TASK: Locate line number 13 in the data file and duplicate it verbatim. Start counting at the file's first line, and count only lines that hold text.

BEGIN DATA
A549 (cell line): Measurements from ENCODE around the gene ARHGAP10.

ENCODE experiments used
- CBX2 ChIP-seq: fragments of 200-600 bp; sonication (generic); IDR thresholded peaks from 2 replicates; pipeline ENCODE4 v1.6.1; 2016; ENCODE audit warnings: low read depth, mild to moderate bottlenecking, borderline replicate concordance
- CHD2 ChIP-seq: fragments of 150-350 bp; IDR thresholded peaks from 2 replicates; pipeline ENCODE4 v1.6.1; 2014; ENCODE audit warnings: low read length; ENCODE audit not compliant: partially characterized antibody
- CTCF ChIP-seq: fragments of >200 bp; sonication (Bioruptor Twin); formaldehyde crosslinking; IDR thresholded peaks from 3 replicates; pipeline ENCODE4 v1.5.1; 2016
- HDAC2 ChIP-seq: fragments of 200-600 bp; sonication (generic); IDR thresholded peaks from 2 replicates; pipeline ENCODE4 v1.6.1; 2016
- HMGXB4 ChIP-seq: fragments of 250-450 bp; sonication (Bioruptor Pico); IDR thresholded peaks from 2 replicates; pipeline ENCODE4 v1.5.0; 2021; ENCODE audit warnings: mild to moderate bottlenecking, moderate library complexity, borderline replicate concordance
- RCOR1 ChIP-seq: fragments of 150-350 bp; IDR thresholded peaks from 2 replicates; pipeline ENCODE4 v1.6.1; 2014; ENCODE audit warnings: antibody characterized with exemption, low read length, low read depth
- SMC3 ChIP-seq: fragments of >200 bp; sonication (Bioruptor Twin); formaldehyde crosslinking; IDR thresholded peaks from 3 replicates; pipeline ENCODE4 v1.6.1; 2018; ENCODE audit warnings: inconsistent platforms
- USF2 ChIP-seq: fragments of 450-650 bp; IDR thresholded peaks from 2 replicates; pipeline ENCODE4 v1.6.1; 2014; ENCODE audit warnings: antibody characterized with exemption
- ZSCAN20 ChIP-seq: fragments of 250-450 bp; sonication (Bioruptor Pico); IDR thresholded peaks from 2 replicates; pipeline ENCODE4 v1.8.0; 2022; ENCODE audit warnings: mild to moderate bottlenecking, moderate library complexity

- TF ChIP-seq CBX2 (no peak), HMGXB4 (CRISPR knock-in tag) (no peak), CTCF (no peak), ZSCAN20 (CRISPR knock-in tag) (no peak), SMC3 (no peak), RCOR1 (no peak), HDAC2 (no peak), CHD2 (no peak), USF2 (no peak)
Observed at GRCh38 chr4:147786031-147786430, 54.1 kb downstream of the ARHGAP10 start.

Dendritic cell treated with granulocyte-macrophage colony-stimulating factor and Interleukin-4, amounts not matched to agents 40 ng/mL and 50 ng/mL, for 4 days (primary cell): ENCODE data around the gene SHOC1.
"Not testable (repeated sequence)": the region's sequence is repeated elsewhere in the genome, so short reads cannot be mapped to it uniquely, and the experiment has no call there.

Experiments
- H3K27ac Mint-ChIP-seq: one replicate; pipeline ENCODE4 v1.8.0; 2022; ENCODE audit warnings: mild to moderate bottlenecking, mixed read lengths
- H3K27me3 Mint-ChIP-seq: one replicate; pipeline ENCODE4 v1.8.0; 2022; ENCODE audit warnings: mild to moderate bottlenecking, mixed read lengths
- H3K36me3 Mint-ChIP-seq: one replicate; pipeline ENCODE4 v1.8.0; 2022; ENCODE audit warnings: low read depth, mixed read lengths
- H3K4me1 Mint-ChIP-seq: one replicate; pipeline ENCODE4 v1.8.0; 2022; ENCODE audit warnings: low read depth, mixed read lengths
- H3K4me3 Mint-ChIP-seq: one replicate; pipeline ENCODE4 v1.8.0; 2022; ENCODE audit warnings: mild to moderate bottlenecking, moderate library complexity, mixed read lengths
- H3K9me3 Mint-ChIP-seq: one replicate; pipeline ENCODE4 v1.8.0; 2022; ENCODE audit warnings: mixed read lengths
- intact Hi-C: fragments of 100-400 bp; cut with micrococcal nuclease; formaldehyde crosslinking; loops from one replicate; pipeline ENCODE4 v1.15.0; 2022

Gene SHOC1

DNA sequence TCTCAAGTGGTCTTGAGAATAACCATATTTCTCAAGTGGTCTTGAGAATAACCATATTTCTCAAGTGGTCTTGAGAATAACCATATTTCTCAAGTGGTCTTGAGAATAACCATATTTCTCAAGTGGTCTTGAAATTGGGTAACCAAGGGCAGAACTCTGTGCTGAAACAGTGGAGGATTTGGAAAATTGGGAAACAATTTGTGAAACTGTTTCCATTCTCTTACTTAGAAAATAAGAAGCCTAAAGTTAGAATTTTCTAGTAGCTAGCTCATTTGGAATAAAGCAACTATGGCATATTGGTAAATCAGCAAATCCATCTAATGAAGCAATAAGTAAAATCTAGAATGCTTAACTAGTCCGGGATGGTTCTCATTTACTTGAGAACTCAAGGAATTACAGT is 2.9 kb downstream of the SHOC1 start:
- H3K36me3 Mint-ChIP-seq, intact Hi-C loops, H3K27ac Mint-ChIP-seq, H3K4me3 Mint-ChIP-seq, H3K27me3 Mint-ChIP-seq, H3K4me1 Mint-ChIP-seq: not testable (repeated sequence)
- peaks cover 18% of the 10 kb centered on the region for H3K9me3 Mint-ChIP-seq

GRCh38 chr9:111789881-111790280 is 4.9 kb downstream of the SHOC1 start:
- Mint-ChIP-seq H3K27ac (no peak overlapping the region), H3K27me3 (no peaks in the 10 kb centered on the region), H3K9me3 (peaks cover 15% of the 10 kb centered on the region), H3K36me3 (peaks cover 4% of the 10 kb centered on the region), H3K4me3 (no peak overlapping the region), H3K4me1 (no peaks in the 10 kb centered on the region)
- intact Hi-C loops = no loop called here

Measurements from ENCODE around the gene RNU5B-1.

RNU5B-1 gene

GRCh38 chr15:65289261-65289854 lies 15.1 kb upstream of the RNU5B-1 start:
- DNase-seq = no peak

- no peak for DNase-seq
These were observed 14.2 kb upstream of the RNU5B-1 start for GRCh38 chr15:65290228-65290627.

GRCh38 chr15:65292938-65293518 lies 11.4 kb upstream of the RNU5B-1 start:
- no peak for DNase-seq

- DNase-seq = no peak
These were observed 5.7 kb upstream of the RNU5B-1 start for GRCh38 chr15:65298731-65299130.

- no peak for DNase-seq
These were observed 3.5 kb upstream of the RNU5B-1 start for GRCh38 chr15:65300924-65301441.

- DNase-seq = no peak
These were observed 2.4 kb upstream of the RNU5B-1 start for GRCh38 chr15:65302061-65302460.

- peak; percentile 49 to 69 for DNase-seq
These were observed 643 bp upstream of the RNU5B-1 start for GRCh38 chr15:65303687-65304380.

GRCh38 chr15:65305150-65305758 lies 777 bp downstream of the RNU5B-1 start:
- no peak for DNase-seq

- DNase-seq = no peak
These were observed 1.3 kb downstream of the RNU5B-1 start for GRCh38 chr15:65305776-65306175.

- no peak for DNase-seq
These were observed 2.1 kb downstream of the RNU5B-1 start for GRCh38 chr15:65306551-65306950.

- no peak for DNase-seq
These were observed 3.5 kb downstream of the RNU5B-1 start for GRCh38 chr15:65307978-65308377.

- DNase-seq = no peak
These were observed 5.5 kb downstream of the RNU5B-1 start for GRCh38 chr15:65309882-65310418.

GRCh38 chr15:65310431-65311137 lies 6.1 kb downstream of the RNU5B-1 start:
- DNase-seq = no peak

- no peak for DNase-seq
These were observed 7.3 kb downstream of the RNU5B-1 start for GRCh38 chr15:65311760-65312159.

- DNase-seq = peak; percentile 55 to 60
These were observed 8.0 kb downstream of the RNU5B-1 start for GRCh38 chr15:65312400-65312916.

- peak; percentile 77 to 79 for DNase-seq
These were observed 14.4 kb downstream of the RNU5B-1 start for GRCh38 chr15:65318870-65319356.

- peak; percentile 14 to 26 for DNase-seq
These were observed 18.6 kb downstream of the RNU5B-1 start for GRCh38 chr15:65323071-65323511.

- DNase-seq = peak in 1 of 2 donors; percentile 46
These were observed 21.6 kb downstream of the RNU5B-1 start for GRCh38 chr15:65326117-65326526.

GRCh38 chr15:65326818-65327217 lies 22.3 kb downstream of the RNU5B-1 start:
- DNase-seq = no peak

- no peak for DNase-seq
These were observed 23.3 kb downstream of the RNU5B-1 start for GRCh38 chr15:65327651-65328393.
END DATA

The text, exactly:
Observed at GRCh38 chr4:147786031-147786430, 54.1 kb downstream of the ARHGAP10 start.